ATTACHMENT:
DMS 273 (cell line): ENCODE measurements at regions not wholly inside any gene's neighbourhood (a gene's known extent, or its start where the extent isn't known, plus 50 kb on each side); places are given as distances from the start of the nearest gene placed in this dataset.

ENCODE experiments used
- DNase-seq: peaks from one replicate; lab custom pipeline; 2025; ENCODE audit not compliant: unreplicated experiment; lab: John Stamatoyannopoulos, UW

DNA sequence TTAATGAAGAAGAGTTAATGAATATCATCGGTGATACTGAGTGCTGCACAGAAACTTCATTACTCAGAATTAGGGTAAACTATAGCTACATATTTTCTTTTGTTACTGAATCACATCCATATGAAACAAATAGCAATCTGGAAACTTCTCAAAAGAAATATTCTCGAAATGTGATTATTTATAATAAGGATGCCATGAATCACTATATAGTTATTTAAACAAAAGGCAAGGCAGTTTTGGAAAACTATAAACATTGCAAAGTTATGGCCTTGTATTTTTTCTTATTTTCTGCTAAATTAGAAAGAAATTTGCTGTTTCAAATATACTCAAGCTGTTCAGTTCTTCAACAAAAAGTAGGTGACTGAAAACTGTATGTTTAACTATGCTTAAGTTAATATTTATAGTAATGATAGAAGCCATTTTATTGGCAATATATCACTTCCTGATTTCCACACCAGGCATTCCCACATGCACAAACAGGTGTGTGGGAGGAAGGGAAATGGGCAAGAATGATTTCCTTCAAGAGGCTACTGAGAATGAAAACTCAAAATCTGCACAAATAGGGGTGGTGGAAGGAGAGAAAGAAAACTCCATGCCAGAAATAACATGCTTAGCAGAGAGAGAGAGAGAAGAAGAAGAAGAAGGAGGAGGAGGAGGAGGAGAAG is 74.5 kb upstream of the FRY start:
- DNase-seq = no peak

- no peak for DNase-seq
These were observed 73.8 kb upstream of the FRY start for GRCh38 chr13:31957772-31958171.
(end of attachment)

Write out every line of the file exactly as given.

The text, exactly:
DMS 273 (cell line): ENCODE measurements at regions not wholly inside any gene's neighbourhood (a gene's known extent, or its start where the extent isn't known, plus 50 kb on each side); places are given as distances from the start of the nearest gene placed in this dataset.

ENCODE experiments used
- DNase-seq: peaks from one replicate; lab custom pipeline; 2025; ENCODE audit not compliant: unreplicated experiment; lab: John Stamatoyannopoulos, UW

DNA sequence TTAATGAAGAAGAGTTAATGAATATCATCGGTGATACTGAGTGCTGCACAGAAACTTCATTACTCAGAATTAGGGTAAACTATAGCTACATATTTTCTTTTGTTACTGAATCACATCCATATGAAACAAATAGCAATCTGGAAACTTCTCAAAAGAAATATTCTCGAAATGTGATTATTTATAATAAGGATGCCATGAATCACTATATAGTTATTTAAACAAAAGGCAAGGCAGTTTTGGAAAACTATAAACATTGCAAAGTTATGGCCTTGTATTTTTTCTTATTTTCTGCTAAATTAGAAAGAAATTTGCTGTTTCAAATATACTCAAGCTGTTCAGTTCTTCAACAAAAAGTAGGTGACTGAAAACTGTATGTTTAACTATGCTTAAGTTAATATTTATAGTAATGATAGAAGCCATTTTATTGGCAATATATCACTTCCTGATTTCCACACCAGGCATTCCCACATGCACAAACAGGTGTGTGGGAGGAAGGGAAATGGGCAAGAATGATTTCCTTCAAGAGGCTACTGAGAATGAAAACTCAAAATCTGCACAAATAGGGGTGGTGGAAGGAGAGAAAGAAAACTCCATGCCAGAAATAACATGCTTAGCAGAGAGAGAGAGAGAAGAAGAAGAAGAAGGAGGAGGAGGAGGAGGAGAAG is 74.5 kb upstream of the FRY start:
- DNase-seq = no peak

- no peak for DNase-seq
These were observed 73.8 kb upstream of the FRY start for GRCh38 chr13:31957772-31958171.